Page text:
TRENTON, N.J. (CBSNewYork/AP) — New Jersey has urged a federal appeals court to block a seismic research plan involving blasting the ocean floor with loud sound waves.
The project is strenuously opposed by environmental, fishing and other groups who argue the loud noise could harm or kill marine life including turtles, dolphins and whales.
On Thursday, the state Department of Environmental Protection asked the 3rd Circuit U.S. Court of Appeals for an injunction to block the research.
The move comes after a federal judge denied New Jersey’s request to block the research earlier this week.
Rutgers University, the University of Texas and the National Science Foundation want to do research on sediments deposited on the ocean floor by changing global sea levels dating back 60 million years. The National Oceanographic and Atmospheric Administration signed off on the request.
The plan is to complete a three-dimensional map of part of the ocean floor that may offer clues as to what could happen as the ocean rises.
A federal government lawyer said the study would not cause any long-term harm to sea life.
DEP officials, however, said they believe the seismic research can harm fish directly or disrupt migration patterns. In either case, they said, the state’s fishing and tourism industries could suffer.
But in his ruling Tuesday, U.S. District Judge Peter Sheridan said the federal government made formal notifications in the last few months that it was considering various permits for the research and that the state remained silent on them.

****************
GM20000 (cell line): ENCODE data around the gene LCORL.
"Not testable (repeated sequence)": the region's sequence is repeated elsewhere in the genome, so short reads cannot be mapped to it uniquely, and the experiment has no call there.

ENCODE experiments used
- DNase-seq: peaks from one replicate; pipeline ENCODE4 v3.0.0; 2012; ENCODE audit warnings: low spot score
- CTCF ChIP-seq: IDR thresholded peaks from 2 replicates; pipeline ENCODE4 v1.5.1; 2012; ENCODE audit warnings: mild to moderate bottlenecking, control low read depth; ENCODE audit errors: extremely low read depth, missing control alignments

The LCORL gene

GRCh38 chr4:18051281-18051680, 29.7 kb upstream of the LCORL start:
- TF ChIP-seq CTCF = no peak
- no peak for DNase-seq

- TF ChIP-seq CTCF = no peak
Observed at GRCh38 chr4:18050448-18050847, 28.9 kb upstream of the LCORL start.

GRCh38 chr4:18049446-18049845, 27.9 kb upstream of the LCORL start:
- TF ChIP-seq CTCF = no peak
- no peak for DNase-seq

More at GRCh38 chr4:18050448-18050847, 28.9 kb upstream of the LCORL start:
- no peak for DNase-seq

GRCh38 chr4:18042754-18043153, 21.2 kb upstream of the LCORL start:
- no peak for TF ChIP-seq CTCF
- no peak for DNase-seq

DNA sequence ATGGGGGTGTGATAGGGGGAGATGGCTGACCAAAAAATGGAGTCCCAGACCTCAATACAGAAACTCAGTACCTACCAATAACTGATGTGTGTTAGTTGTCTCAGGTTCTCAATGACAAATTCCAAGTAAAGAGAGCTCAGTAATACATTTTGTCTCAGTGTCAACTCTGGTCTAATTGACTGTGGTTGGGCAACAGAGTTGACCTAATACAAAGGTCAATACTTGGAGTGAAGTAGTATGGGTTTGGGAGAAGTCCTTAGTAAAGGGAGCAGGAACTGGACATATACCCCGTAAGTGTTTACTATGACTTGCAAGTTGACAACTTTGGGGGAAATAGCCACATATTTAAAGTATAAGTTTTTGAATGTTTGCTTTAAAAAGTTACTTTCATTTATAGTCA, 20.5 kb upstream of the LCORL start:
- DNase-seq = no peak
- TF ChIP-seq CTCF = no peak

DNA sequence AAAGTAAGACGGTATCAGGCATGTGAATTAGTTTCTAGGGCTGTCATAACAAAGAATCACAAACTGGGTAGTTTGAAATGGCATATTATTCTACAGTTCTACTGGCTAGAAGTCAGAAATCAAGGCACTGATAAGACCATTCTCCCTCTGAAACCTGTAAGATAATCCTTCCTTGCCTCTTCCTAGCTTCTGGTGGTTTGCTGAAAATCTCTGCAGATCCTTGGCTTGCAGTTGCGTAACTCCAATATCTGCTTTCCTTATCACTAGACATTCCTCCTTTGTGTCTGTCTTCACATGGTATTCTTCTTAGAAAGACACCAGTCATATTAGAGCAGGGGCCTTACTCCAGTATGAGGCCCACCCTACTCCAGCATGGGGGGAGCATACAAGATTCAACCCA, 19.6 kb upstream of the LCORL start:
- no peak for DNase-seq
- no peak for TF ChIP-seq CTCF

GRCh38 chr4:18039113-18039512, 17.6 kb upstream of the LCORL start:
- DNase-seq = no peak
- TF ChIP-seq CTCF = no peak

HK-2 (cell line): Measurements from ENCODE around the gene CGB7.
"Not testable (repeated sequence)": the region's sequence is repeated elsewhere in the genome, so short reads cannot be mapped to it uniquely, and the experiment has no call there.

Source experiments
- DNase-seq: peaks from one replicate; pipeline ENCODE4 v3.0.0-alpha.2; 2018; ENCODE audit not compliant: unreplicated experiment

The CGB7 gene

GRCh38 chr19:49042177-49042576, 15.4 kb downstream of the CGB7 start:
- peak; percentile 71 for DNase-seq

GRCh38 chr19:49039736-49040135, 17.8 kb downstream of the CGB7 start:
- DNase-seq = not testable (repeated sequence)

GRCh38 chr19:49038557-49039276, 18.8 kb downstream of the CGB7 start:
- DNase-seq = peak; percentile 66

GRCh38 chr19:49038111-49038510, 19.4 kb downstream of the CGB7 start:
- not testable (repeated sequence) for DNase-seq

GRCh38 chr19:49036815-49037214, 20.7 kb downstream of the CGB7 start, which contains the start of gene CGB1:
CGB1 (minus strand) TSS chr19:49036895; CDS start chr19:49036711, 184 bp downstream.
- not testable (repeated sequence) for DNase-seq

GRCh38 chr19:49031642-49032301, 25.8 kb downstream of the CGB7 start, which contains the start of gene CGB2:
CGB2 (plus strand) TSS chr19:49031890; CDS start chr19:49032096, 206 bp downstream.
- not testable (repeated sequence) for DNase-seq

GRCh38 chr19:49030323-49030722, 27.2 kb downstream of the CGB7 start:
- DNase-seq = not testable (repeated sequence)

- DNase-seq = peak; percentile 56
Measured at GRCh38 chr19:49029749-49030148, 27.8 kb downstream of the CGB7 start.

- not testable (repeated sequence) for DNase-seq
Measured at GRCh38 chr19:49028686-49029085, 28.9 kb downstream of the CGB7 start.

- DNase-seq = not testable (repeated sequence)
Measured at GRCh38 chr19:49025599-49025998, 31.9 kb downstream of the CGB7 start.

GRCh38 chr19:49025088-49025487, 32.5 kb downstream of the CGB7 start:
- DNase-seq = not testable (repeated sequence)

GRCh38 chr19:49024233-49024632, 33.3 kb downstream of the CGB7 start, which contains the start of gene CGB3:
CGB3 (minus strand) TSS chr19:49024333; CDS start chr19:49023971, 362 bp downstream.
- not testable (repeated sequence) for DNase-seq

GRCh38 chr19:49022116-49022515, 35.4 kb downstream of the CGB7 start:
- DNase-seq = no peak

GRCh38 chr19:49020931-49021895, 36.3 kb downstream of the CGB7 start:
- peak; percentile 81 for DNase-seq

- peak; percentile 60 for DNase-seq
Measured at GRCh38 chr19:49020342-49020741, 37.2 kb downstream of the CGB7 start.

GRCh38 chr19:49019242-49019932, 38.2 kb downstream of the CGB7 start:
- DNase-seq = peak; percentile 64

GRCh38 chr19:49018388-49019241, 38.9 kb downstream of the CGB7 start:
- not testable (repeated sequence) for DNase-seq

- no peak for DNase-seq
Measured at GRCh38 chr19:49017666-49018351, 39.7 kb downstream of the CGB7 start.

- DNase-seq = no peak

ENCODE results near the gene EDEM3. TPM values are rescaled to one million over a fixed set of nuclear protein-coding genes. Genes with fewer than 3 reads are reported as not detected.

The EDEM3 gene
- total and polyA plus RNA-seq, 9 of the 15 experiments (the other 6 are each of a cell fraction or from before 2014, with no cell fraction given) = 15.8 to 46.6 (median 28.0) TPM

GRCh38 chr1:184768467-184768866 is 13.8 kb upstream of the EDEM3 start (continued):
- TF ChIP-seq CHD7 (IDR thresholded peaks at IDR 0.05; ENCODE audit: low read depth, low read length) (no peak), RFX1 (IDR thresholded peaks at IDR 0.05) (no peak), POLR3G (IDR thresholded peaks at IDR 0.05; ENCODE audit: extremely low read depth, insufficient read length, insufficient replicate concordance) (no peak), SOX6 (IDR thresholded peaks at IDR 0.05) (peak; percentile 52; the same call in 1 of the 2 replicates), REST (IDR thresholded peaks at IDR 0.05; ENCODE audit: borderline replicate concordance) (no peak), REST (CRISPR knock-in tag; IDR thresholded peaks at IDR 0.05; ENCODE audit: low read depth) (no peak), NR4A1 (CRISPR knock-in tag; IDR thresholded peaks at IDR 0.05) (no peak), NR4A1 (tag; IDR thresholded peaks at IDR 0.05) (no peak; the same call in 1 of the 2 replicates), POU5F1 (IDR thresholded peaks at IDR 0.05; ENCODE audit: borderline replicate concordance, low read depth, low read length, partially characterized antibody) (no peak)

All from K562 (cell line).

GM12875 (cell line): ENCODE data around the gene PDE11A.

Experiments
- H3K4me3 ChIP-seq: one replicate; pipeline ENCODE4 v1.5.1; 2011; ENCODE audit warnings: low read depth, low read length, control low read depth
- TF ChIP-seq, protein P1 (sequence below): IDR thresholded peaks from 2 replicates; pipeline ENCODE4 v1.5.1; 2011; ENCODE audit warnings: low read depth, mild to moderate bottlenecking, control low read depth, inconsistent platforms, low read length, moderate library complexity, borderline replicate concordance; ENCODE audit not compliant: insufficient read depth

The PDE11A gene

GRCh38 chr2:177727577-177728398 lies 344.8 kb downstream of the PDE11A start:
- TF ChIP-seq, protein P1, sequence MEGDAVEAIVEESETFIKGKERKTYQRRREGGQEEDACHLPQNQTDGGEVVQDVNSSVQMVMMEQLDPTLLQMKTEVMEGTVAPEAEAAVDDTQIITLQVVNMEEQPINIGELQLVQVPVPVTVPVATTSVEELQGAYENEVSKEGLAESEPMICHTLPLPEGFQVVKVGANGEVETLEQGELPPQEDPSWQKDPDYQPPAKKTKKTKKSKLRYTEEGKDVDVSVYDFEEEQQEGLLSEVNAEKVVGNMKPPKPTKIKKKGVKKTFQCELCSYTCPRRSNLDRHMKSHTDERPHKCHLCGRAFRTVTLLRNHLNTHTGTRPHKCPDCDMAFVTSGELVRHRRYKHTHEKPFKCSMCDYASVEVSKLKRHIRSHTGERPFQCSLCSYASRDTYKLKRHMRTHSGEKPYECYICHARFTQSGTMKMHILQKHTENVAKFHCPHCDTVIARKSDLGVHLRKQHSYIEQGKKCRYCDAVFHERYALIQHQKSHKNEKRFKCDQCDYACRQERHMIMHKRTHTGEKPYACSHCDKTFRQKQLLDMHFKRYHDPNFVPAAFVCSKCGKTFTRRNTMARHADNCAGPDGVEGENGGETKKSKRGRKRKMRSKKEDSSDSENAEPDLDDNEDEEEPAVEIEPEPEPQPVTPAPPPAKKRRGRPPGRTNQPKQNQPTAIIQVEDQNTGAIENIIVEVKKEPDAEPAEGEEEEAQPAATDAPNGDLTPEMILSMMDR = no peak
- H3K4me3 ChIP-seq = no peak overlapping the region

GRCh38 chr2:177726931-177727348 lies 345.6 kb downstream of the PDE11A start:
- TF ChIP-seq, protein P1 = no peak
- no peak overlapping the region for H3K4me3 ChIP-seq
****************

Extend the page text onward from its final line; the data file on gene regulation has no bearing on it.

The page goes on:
A U.S. government lawyer argued the state had several chances over the last nine years to comment on the blasting plan but never took advantage of it.
Some environmental groups said the study could lay the groundwork for oil or natural gas drilling off New Jersey’s coast, which is not currently allowed.
The court did not issue a ruling Thursday and gave no indication as to when it might do so.
Check Out These Other Stories From CBSNewYork.com:
- Seen At 11: Getting What You Want Is All About How You Ask
- Yorktown Residents May Record, Anonymously Report Litterbugs With First-Of-Its-Kind Law
- SUV Slams Into Queens Home, Coming Dangerously Close To Man Sleeping Inside
- CBS2 Exclusive: ‘I’m Still In Shock’ — Parents Return To Site Of Deadly Radiator Accident
(TM and © Copyright 2014 CBS Radio Inc. and its relevant subsidiaries. CBS RADIO and EYE Logo TM and Copyright 2014 CBS Broadcasting Inc. Used under license. All Rights Reserved. This material may not be published, broadcast, rewritten, or redistributed. The Associated Press contributed to this report.)